Gov. Deval Patrick inked an official deal with the Mashpee Wampanoag tribe for a casino in Southeastern Massachusetts late last week, marking the most significant development so far in the highly competitive Bay State casino sweepstakes, according to the Boston Herald.
The Wampanoag tribe wants to build a casino in Taunton, where voters approved a non-binding ballot referendum supporting the concept at the polls last month.
To read the full story in the Herald, click here.
“This is a good deal for everyone,” said Patrick in a press release last week. “This Compact balances the interests of the Commonwealth with the inherent rights of the people of the Mashpee Wampanoag Tribe. [This Compact] will allow the Mashpee Wampanoag to open a unique facility that is governed and regulated by the Tribe itself, in partnership with the state. I thank the Tribe for their good faith negotiations to reach an agreement that is in their best interests as well as those of the Commonwealth.”
The Commonwealth and the Mashpee Wampanoag negotiated the Compact over the course of several months. As a tribal government, the Mashpee Wampanoag is not subject to the recently passed Expanded Gaming Act. In exchange for several concessions from the state, the Compact establishes guidelines for a potential tribal casino that are consistent with the policies and principles outlined in the Expanded Gaming Act:
- A newly formed Tribal Gaming Commission (TGC) will be the primary regulator of the Facility’s gaming operations, subject to oversight and concurrent regulation by Massachusetts Gaming Commission (MGC) and National Indian Gaming Commission (NIGC).
- The Indian Gaming Regulatory Act (IGRA) authorizes a tribe to conduct any gaming that is legally authorized in the state. Therefore, the Compact authorizes the Mashpee Wampanoag Tribe to operate casino-style ("Class III") games allowed elsewhere in the Commonwealth, excluding live horse racing.
- The Compact agrees that the tribal facility will be non-smoking.
- The Compact includes a revenue allocation equal to 21.5 percent of gross gaming revenue from the Tribe to the Commonwealth. This allocation will address the impact costs of a new facility and is agreed to in consideration of concessions made by the Commonwealth.
- The Commonwealth will distribute any revenue allocation in a manner consistent with the Expanded Gaming Act, including dedicating funds for mitigation in communities affected by a casino.
- The compact is for a 15-year term, with an automatic renewal for an additional 15-year term unless either party provides notice for modification or nonrenewal.
The Compact also advances the Commonwealth’s stated priority of regional economic development while protecting public safety and public health, ensuring strong regulatory oversight, supporting host and surrounding communities and providing quality employee benefits. The compact includes the following additional provisions:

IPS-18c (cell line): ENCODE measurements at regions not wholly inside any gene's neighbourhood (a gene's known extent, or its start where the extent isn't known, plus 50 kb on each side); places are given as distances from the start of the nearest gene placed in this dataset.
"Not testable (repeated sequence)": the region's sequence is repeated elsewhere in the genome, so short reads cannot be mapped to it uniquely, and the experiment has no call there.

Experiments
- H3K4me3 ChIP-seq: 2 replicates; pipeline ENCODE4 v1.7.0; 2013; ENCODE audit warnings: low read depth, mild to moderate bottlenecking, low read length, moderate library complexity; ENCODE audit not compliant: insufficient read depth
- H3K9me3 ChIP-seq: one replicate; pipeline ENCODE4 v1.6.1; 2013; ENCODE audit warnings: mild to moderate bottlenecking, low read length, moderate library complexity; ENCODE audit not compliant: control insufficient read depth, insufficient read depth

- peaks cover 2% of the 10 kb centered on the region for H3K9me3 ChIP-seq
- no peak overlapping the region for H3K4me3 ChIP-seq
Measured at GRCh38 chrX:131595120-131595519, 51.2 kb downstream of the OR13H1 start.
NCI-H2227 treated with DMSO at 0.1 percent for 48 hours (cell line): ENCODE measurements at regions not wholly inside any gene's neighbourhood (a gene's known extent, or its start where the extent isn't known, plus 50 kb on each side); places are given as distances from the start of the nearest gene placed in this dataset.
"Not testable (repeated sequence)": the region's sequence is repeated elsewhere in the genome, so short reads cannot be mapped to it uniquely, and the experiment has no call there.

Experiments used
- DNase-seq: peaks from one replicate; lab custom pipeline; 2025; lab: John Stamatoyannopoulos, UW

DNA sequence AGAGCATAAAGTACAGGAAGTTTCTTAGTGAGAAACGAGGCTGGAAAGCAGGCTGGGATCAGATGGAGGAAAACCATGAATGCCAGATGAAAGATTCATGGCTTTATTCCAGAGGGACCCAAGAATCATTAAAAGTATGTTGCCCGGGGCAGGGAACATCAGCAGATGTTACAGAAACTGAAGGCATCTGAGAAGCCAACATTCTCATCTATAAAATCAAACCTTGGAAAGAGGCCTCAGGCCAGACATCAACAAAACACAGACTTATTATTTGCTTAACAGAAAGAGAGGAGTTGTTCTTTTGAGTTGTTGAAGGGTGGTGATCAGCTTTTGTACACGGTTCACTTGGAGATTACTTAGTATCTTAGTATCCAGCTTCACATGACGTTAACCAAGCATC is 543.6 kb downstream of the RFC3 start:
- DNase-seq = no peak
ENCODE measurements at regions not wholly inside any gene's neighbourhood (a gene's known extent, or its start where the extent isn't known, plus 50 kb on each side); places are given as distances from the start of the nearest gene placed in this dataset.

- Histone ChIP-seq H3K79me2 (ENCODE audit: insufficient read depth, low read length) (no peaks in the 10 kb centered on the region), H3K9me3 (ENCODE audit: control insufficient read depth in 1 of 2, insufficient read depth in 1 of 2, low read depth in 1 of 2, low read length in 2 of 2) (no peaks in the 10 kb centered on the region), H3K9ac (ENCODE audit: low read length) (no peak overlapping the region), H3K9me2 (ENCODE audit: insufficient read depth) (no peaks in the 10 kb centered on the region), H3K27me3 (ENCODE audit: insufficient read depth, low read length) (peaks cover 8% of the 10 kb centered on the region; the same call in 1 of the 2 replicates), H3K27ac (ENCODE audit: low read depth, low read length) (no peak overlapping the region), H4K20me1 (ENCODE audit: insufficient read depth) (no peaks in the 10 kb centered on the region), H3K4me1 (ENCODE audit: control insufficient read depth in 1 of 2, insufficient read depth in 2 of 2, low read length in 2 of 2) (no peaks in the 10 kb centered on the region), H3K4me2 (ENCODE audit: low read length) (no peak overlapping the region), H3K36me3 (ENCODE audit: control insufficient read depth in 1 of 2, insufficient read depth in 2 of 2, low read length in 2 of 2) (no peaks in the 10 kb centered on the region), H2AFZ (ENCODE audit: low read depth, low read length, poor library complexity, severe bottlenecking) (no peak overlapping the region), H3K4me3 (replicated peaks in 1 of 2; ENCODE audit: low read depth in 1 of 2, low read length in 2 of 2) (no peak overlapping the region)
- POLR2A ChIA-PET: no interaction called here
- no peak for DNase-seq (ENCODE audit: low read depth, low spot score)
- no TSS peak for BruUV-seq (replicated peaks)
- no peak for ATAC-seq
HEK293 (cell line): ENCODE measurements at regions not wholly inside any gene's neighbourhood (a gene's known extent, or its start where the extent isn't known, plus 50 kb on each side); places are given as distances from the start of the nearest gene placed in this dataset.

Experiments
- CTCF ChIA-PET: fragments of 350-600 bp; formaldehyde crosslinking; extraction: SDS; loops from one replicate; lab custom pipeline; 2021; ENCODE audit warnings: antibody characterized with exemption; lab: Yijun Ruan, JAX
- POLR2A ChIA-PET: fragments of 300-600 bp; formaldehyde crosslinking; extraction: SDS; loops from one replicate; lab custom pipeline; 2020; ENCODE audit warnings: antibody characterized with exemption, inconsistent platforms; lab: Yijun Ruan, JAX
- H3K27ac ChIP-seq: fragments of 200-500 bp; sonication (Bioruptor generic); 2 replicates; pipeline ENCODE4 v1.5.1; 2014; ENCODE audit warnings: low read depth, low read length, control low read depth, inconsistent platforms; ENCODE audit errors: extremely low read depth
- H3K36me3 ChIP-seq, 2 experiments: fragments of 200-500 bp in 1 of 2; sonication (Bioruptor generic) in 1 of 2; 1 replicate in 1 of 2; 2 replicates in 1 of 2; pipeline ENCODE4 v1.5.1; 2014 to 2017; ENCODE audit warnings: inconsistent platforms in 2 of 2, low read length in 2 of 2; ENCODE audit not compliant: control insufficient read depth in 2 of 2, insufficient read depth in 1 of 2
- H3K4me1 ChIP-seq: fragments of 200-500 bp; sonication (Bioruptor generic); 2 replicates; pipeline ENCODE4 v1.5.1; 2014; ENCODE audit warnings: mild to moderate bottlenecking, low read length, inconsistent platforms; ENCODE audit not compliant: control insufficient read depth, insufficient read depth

• The Commonwealth is granted jurisdiction and may prosecute under its laws and in its courts any violations of its gaming laws, other crimes against the facility's gaming operations or any other crimes occurring at the facility, just as it can for commercial facilities.
- The Tribe agrees to contribute to the Public Health Trust Fund.
- The Massachusetts Gaming Commission will have the right to inspect the facility, all gaming activity and all related records.
- The Tribe has agreed to an inter-governmental agreement with the host community to mitigate the impact of the facility’s construction.
- Pursuant to federal law, the Tribe must conduct an Environmental Impact Study (EIS) under NEPA, which includes a comprehensive analysis of the environmental, infrastructure, educational, cultural, social and economic impacts of the facility on the region.
- The Tribe must consent to jurisdiction of the agencies responsible for enforcing the state worker's compensation and unemployment insurance laws.
- The Tribe will provide employees with health care benefits that meet or exceed standards set forth in state health care laws.
In November 2011, Governor Patrick signed the Expanded Gaming Act, which authorized the creation of three resort-style gaming facilities in Massachusetts, along with one slot facility. The Act allows for the gaming facilities to be built in three regions, Western Massachusetts, Greater Boston and Southeastern Massachusetts.
The Act directed the Governor to negotiate a compact with any eligible, federally-recognized sovereign tribe for a facility in the Southeastern region. The compact must be negotiated and ratified by the Legislature by July 31, 2012. If those requirements are not met, the Massachusetts Gaming Commission is required to put out to bid a commercial license for the facility.
Foxborough was long considered a possible destination for a Massachusetts' casino until the results of the town's May 7th election. Voters elected two selectmen candidates that openly expressed their opposition of building a casino in Foxborough during their campaign. The election of selectmen Ginny Coppola and Lorraine Brue ultimately forced The Kraft Group and Wynn Resorts to withdraw its proposal for a casino and resort off Route 1 across from Gillette Stadium in May, thus ending any casino speculation in town.
But now, with this new deal in place, a casino may only be half an hour away from Foxborough and we want to know what you think about that!
Today's question: How do you think a casino in Taunton will affect Foxborough? Tell us in comments!